Oil fell below $59 a barrel for the first time since May 2009 on Tuesday, extending a six-month selloff as slowing Chinese factory activity and weakening emerging-market currencies added to concerns about demand.
International benchmark Brent crude has almost halved since reaching a 2014 high of $115 a barrel in June on ample supply and slowing demand, and a switch in strategy by exporter group OPEC to defending market share rather than prices. A report showing Chinese industrial activity shrank for the first time in seven months in December added to concern about oil demand. China is the second-largest oil consumer after the United States.
Brent crude fell as low as $58.50, its weakest since May 2009. As of 1221 GMT it was down $2.12 at $58.94 while U.S. crude was down $1.73 at $54.18 per barrel. "The trend remains down," said Robin Bieber, technical analyst and director at London-based oil broker PVM Oil Associates. The drop in oil prices is having some profound effects on the global economy. In the U.S., gas prices are falling, putting more dollars in consumers' pockets. In Russia, it has helped hand the ruble its worst drop since 1998.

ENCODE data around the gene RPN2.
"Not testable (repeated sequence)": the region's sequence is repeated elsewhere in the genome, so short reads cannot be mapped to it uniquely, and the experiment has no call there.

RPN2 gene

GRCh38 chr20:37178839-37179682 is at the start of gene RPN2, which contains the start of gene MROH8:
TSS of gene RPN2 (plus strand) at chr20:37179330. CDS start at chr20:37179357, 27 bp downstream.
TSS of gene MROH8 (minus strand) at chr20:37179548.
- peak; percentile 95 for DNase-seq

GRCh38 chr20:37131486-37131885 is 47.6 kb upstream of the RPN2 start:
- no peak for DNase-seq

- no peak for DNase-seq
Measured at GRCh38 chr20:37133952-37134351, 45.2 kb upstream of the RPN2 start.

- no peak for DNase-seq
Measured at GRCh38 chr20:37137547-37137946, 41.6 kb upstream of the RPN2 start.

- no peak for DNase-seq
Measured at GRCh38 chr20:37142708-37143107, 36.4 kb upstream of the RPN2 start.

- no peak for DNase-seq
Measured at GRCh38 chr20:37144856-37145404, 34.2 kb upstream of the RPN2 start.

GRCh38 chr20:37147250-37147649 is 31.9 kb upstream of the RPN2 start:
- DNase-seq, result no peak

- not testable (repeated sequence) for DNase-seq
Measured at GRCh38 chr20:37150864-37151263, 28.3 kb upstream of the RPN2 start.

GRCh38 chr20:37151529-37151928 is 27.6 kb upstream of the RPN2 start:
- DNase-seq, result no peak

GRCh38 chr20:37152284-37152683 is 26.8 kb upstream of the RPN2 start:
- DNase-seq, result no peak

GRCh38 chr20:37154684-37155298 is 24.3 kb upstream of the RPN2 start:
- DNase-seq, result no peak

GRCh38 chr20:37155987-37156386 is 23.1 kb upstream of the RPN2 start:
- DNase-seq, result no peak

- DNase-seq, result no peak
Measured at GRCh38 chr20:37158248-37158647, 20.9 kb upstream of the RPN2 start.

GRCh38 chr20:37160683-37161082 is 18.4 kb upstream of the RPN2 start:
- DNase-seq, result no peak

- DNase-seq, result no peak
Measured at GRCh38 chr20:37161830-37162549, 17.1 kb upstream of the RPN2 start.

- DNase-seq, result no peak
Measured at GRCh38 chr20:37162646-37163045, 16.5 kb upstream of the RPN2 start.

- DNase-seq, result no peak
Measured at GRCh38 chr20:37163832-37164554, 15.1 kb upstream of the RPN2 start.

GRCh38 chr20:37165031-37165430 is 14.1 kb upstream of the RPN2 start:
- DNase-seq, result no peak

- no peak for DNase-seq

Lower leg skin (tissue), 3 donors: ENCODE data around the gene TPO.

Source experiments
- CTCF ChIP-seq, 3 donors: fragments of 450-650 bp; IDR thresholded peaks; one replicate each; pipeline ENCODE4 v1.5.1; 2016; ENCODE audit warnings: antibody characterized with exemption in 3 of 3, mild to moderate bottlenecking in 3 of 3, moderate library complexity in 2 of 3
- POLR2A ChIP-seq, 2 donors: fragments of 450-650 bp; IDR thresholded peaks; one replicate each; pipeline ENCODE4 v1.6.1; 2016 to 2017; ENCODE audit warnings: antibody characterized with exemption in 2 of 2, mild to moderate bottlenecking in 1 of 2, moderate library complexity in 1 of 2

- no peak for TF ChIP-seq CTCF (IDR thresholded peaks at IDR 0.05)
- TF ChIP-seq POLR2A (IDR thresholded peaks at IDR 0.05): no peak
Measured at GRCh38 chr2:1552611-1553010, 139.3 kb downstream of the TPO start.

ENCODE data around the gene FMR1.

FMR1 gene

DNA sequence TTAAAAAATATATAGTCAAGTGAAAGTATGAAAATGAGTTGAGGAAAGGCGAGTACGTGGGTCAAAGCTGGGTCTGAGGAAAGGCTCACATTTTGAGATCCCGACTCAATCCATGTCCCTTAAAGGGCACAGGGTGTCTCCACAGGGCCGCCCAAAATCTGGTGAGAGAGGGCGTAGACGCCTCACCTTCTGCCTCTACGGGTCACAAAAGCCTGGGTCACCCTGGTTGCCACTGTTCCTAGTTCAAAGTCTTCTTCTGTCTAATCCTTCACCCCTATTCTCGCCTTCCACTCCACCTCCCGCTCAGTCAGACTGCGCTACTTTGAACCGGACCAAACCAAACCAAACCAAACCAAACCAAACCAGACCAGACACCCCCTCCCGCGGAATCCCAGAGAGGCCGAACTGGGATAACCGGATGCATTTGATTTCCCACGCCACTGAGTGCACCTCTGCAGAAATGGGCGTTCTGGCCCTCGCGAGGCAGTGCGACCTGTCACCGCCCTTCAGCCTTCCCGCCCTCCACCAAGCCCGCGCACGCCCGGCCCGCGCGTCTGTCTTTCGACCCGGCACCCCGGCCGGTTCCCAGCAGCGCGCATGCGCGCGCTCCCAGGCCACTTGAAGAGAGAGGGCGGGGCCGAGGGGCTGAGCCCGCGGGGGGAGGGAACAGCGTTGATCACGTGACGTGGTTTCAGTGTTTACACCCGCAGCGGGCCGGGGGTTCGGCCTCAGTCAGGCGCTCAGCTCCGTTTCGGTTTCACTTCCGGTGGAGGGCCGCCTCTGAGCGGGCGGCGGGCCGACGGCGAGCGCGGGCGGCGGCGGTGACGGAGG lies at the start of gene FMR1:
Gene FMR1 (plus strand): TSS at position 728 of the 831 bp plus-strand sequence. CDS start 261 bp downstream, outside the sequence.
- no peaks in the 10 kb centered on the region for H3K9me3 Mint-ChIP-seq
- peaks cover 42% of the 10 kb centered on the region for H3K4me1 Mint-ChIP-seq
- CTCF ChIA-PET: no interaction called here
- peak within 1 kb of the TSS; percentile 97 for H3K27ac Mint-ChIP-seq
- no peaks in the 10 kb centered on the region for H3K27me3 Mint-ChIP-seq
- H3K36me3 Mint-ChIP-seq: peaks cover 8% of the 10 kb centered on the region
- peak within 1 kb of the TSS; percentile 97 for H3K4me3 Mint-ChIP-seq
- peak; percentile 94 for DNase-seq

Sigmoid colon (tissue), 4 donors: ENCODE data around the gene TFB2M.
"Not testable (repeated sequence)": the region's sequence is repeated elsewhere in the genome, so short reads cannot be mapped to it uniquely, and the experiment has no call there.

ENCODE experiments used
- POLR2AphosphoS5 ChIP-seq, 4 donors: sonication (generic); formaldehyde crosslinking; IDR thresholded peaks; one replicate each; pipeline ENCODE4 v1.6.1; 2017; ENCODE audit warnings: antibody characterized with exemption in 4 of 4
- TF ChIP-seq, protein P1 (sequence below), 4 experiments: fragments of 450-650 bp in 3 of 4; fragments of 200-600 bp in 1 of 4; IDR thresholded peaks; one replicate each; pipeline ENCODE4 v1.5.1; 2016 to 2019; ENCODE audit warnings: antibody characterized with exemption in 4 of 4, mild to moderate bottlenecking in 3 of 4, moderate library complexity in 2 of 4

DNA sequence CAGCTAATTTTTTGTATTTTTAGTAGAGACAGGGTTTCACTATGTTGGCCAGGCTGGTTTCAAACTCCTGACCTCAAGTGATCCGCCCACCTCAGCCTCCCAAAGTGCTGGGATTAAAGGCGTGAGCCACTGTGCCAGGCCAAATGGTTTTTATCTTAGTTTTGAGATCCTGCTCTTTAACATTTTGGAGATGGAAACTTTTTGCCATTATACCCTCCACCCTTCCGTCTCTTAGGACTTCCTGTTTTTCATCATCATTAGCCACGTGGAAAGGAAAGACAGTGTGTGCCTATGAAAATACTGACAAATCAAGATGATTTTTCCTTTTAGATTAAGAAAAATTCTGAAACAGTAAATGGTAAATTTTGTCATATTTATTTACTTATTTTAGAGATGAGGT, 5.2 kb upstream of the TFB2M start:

- Ruble Collapses After Failed Rescue Attempt
- Stocks Drop Monday as Oil Prices Continue to Slide
- Gas to Average $2.60 a Gallon Next Year, U.S. Says
-- Reuters and NBC News Staff